Of particular interest are the Comma records. Both Paul Cutler from Carlow and Robert Donnelly had this fascinating species in their garden. The Carlow/Kilkenny areas are the Comma heartlands but those of us living further north may one day have the pleasure of this butterfly’s presence. Robert had two generations of Comma in the garden while Paul saw it in late September; the autumn brood is the generation that passes the winter as an adult. Another butterfly that did well is the Common Blue. I found seven at one time, breeding on Black Medic plants. It was also seen by Elaine Mullins, Robert Donnelly, Paul Cutler, Richella Duggan and Pat Bell. It is not particularly common in gardens and can be confused with the Holly Blue which loves garden habitats. However, the Common Blue usually flies low down, settling frequently on grassland while the Holly Blue prefers shrubbery and trees. The orange chevrons on the margins on the underside of the Common Blue are missing from the Holly Blue’s undersides which are pale blue-grey with scattered black spots. The Small Copper was found in some, mainly rural gardens. It was present in Jesmond Harding’s garden from July 10th to September 16th. The highest number seen by any recorder on one day was seven.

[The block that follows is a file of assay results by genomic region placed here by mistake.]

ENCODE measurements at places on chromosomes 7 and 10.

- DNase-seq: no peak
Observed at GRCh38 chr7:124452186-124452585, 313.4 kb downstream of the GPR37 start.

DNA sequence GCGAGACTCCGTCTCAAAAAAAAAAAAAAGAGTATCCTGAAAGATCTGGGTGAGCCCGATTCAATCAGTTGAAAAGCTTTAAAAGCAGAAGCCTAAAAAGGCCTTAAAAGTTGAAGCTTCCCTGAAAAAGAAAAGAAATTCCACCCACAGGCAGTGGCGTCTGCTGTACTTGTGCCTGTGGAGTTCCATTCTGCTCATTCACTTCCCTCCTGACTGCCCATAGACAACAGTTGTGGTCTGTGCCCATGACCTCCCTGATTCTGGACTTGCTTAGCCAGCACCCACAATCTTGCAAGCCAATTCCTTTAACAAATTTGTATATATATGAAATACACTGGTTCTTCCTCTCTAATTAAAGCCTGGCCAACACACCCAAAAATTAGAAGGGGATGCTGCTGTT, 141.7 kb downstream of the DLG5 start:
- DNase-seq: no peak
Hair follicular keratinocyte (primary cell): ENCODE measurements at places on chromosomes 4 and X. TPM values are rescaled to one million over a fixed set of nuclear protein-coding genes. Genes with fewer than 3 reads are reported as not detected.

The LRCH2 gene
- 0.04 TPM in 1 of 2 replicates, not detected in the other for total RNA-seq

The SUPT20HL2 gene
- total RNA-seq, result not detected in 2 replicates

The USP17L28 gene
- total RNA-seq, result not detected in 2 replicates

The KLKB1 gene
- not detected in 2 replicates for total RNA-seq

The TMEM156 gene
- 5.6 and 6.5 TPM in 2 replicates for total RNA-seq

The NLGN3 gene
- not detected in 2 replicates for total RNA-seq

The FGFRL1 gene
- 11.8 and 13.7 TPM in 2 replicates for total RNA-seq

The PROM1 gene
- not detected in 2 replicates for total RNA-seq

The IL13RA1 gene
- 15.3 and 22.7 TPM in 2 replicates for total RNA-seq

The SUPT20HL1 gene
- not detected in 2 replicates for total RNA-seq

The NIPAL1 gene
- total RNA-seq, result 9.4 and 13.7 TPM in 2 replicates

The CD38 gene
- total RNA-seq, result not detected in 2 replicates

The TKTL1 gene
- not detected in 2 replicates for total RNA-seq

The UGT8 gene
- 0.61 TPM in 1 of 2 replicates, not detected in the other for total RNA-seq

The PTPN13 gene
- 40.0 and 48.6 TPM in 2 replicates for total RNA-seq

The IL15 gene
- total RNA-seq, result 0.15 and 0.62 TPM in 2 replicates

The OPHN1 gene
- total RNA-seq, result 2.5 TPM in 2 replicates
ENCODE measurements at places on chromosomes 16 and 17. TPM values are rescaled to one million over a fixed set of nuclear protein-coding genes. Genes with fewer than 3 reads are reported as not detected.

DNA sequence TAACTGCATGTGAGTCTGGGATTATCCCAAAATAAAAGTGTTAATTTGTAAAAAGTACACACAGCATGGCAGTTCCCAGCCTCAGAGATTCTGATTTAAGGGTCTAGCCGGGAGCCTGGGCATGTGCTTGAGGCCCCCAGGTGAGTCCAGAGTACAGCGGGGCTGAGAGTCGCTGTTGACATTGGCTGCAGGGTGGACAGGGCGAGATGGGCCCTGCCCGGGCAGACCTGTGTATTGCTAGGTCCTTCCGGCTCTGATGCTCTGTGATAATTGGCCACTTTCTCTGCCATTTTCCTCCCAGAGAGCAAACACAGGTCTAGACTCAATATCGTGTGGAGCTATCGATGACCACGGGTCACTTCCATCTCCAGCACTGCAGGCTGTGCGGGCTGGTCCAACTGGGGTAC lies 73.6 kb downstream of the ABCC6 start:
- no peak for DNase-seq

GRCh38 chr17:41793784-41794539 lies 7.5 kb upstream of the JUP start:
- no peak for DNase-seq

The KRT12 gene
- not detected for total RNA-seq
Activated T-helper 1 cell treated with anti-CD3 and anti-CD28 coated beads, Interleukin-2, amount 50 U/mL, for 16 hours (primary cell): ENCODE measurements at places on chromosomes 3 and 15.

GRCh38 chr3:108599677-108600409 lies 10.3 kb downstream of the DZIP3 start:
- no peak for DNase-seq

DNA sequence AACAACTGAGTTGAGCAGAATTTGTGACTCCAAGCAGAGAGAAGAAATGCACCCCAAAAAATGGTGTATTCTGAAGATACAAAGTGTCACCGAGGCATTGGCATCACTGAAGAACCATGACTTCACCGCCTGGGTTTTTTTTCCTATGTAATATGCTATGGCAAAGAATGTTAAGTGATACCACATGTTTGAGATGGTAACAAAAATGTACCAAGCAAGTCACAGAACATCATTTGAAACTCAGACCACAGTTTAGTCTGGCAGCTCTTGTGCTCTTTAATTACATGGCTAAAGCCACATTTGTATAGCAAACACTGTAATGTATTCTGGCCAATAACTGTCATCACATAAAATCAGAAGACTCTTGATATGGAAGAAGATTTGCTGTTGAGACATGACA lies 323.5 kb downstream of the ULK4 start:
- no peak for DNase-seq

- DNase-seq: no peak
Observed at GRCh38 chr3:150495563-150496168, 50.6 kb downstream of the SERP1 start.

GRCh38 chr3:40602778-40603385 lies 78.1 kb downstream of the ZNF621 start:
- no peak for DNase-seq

The earliest garden record was of the Small Tortoiseshell on 19/03 (recorded by Robert Donnelly County Kilkenny). The latest was the Small Tortoiseshell on 10/10 by Pat Bell, County Kildare. The urban/suburban garden with the highest number of species recorded was that of Pat Bell in Maynooth and Elaine Mullins with 13 butterfly species; the highest for the rural gardens was Jesmond Harding’s and Robert Donnelly’s with 15 species. Other interesting records were of dragonflies and moths with Pat Bell recording Brown Hawker and Migrant Hawker dragonflies and Cinnabar and Hummingbird Hawkmoths in his garden.
Gardens that provide both larval food plants, as well as nectar sources, had significantly higher numbers of species than those that provided nectar only. This finding is important because it suggests that butterflies can use gardens for their full life cycle and that gardens have a role to play in conservation. Growing Stinging Nettles, cabbages, Common Bird’s-foot-trefoil, Lady’s Smock and wild grasses in sunny, sheltered conditions is a great draw to butterflies and moths. Growing Alder or Purging Buckthorn, Common Holly and native ivy will enrich the species count and numbers further. One may really be inspired to go still further by offering bruised over-ripe plums or dates which Red Admirals find irresistible.